Shifts in Property Ownership Could Push Up Share Prices

There is a growing trend amongst supermarkets where they sell their land in lease-back deals in order to free up their capital. Deals rose a reported 50% in 2013, with an increase in values of 5.8% which is the strongest annual growth in value since 2010.
In the past, supermarkets, such as Morrisons, ASDA, Sainsburys etc, bought out large expanses of land to promote and aid expansion in their companies, giving them the space to physically expand.
However, a lot of this land has become capital ‘dead money’. Many investors are interested in helping these supermarkets free up their money by buying out the land the supermarkets sit on, and then leasing it back to the stores.
The most relevant consequence of doing this is that it will likely boost share prices in some cases.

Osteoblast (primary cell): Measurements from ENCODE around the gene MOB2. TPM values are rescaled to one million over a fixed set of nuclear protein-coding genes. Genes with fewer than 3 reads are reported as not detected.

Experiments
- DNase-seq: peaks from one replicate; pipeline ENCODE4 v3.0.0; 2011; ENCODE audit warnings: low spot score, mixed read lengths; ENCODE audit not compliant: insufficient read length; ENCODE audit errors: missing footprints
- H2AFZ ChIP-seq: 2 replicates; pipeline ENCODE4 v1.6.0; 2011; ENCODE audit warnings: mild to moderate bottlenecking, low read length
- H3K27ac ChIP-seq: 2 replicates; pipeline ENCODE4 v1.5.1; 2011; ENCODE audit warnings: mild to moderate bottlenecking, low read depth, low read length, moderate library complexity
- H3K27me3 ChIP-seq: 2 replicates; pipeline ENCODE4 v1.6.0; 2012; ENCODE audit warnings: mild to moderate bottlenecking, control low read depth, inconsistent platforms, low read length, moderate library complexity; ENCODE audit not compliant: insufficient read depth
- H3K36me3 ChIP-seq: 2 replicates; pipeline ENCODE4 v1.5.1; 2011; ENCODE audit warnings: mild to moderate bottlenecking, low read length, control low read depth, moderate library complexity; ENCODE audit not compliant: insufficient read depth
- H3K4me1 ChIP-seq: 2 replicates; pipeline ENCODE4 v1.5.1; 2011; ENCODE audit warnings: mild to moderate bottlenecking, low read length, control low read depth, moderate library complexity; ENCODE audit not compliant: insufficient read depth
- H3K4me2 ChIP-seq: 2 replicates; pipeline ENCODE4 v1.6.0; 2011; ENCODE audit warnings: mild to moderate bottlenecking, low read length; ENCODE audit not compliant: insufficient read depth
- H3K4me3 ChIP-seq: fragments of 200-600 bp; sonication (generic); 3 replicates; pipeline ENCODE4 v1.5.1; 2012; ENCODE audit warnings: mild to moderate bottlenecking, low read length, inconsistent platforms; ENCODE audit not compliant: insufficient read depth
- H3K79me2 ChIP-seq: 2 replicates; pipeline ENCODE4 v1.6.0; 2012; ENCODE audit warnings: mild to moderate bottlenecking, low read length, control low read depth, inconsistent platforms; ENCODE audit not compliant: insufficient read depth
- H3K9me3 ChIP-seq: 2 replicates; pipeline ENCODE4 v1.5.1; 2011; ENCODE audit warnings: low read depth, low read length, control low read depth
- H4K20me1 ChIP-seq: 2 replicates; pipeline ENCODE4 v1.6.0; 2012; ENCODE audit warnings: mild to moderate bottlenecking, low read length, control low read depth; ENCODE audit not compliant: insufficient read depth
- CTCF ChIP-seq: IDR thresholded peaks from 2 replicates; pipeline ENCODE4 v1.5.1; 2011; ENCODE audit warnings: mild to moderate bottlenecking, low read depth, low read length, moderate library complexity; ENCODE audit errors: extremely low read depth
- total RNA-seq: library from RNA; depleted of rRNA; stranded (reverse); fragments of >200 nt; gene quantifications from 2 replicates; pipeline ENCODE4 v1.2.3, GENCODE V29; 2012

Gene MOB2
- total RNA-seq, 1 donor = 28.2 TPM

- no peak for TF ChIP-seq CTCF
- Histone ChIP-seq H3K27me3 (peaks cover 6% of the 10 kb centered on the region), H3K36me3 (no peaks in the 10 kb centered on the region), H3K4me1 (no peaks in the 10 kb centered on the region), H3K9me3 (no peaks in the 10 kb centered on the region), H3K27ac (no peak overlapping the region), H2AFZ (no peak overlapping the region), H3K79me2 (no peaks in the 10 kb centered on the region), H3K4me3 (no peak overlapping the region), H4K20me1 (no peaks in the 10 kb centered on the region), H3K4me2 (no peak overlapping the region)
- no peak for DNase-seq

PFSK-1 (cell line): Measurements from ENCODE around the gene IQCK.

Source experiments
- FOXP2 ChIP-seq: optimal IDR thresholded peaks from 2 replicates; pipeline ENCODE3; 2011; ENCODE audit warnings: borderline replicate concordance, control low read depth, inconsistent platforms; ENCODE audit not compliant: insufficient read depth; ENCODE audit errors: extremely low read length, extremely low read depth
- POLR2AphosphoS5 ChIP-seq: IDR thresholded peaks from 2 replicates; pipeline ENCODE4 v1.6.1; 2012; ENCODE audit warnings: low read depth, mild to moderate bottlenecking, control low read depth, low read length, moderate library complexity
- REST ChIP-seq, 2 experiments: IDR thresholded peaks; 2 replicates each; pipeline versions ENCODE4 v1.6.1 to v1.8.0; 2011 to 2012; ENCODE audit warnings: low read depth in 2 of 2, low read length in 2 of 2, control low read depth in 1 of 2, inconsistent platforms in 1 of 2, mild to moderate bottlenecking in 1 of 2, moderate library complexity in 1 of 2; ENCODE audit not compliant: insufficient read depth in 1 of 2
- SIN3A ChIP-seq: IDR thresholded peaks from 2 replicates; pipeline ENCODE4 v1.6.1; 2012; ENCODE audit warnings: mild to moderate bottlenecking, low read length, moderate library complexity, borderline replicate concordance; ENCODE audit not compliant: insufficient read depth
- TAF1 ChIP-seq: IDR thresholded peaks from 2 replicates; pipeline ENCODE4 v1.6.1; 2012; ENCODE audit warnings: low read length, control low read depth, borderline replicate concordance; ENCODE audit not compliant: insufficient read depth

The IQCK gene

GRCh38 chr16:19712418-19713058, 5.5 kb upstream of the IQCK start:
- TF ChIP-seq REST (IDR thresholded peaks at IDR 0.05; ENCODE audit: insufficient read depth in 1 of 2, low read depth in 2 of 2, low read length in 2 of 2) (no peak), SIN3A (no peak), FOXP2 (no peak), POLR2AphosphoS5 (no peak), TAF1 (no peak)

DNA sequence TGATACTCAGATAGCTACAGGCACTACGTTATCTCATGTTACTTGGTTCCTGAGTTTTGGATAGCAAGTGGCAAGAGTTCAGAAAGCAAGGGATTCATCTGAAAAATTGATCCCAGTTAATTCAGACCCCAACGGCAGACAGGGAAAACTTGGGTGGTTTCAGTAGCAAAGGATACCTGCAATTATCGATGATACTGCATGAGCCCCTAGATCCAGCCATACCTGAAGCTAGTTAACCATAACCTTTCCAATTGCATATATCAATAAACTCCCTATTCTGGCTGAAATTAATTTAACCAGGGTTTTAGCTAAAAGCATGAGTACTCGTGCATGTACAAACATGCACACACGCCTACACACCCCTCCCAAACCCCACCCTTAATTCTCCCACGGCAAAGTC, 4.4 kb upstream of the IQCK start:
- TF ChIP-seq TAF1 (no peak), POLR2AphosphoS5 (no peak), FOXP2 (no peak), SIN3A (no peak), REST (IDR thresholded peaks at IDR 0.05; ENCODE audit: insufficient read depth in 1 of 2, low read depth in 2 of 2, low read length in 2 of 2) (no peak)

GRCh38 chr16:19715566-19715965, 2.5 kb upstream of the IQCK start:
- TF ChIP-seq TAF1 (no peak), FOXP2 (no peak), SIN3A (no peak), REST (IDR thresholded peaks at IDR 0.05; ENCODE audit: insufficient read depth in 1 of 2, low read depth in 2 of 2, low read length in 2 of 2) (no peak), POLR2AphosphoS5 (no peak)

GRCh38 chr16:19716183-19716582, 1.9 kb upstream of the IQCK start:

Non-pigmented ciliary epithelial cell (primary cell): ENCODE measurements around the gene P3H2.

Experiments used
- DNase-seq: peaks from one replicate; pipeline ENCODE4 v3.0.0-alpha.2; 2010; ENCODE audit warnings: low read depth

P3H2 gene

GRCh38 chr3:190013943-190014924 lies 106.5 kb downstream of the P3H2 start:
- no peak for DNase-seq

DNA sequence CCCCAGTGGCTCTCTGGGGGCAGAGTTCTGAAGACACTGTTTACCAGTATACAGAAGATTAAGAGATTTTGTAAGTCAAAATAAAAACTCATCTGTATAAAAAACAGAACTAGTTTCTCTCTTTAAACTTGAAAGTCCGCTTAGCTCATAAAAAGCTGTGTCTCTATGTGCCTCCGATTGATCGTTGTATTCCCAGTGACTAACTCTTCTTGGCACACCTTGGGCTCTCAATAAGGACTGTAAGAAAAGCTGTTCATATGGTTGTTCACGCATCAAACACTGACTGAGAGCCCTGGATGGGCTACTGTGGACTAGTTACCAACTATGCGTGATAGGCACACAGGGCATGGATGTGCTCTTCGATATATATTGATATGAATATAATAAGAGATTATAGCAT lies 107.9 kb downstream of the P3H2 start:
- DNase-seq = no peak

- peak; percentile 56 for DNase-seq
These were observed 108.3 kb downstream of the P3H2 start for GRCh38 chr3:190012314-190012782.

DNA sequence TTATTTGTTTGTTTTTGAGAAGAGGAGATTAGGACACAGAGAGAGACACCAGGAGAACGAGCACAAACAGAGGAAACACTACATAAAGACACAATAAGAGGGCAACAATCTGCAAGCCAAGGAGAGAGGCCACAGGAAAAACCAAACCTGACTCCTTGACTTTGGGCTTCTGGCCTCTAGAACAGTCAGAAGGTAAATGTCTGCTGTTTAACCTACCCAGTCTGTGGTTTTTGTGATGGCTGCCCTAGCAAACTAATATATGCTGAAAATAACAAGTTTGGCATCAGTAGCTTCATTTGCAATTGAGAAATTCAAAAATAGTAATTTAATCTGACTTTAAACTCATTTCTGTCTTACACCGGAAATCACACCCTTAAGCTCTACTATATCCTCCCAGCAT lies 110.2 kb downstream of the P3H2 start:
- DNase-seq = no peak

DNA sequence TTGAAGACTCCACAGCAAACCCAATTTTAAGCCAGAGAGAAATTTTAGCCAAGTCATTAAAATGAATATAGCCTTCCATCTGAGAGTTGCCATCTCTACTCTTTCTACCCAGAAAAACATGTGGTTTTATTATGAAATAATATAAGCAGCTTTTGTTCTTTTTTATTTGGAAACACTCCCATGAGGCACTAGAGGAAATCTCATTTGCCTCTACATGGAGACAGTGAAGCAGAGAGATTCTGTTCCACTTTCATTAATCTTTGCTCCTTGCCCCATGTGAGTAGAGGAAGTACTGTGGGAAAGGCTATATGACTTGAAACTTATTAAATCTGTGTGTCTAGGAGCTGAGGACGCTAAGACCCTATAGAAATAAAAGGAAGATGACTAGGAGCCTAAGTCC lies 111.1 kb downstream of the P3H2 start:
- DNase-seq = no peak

Apparently, Elliott Advisors, a large shareholder of Morrisons, are pressuring the superstore chain into doing just that. The store’s 9bn pound property is apparently 90% freehold at the moment, which will come under review.
The reason there is a market for the stores to sell into is that grocery superstores are seen as a stable and low risk to investors as compared with other retail outlets. This means the rent they will have to pay to the new owners of the land is less likely to be cut off for some reason. In addition, the leases can be double the length of those held by normal retailers.